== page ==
Medical | Dan Randall, MD| October 01, 2020
In this EBM Focus article, DynaMed editors examine a study finding a significant increase in Takotsubo syndrome (stress cardiomyopathy) during the COVID-19 pandemic.
The sequelae of the COVID-19 pandemic will take decades to sort out, but cardiologists at the Cleveland Clinic have recently noticed a spike in Takotsubo syndrome (sometimes called “stress” or “broken heart” cardiomyopathy). Although COVID-19 has been linked to myocarditis, these authors assessed people who presented during the pandemic with acute coronary syndrome but who did not have COVID-19. It has been established that psychological stress may lead to brain-body interactions that cause temporary malfunction of the left ventricular muscle and Takotsubo syndrome.
The authors of this study retrospectively reviewed 278 patients who had a heart catheterization for acute coronary syndrome (ACS) at two affiliated hospitals in March and April 2020, and found that 20 of these patients had Takotsubo syndrome. The researchers then looked at four other comparable two-month periods between 2018 and 2020 at the same hospital and found 28 patients diagnosed with Takotsubo syndrome out of 1,656 catheterized for ACS. Patients evaluated during the COVID-19 pandemic were similar but not identical at baseline to patients in the pre-COVID period. Both had an average age of 67, however, the COVID-19 era group had a higher rate of hypertension and lower rates of asthma and previously recognized coronary disease. All patients in the March-April 2020 group had negative COVID PCR testing and none had fever or cough. Antibody testing was not performed. In both groups with Takotsubo syndrome, the clinical findings and baseline characteristics were similar. The groups had similar troponin, proBNP levels, and ejection fractions as well as very low 30-day rehospitalization or mortality rates.
The big difference was the higher incidence rate of Takotsubo syndrome during the first two months of the U.S. COVID-19 pandemic (7.8 percent) compared to the pre-COVID period (1.7 percent) (rate ratio 4.58, 95% CI 4.11-5.11). Similar results were found for the four comparison subgroups. However, while there were only 258 patients catheterized for ACS during the two-month COVID-19 period, a mean of 414 patients/period (range 278-679) were catheterized during the two month comparison periods.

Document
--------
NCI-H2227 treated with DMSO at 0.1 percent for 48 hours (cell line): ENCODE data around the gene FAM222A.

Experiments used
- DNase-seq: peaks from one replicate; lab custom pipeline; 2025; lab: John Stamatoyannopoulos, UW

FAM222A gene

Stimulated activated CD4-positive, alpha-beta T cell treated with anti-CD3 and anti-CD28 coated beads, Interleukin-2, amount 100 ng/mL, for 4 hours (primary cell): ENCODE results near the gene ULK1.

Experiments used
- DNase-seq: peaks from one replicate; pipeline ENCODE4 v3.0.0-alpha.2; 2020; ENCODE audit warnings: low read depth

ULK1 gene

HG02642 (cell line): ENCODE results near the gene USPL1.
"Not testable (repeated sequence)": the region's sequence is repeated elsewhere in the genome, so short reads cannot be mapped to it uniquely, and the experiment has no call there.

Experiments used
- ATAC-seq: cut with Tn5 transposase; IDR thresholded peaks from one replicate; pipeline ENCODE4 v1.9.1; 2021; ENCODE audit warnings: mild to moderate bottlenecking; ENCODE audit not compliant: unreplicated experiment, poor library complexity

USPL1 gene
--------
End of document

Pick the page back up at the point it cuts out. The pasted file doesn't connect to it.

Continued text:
There were early case reports of Takotsubo syndrome in the pandemic but this is the first large study showing an association with Takotsubo syndrome in individuals not infected with SARS-CoV-2. As the authors note, the incidence discussed in this study is the incidence of Takotsubo syndrome in people who received catheterization for ACS. We might assume it represents an approximation of the incidence in the population at large since the diagnosis of Takotsubo syndrome depends on cardiac catheterization data and we assume the catchment area of the two hospitals in question didn’t significantly change over the five 2018-2020 time periods studied.
What does the lower rate of presentation for ACS mean? There have been widespread reports of patients being reluctant to go to the hospital, even for chest pain, due to fears of contracting COVID-19. If fewer patients were getting catheterized, perhaps Takotsubo syndrome patients were over-represented among those being catheterized because Takotsubo syndrome symptoms are harder to ignore. This would explain the increased percentage of Takotsubo syndrome among those presenting for ACS but would not cause an increase in the absolute rate. An increased rate of Takotsubo syndrome appears to be one more example of collateral damage from the COVID-19 pandemic.
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EBM Focus articles provide concise summaries of clinical trials most likely to inform clinical practice curated by the DynaMed editorial team.
This EBM Focus was written by Dan Randall, MD, Deputy Editor for Internal Medicine at DynaMed. Edited by Alan Ehrlich, MD, Executive Editor at DynaMed and Associate Professor in Family Medicine at the University of Massachusetts Medical School, and Katharine DeGeorge, MD, MS, Clinical Editor at DynaMed and Associate Professor of Family Medicine at the University of Virginia.
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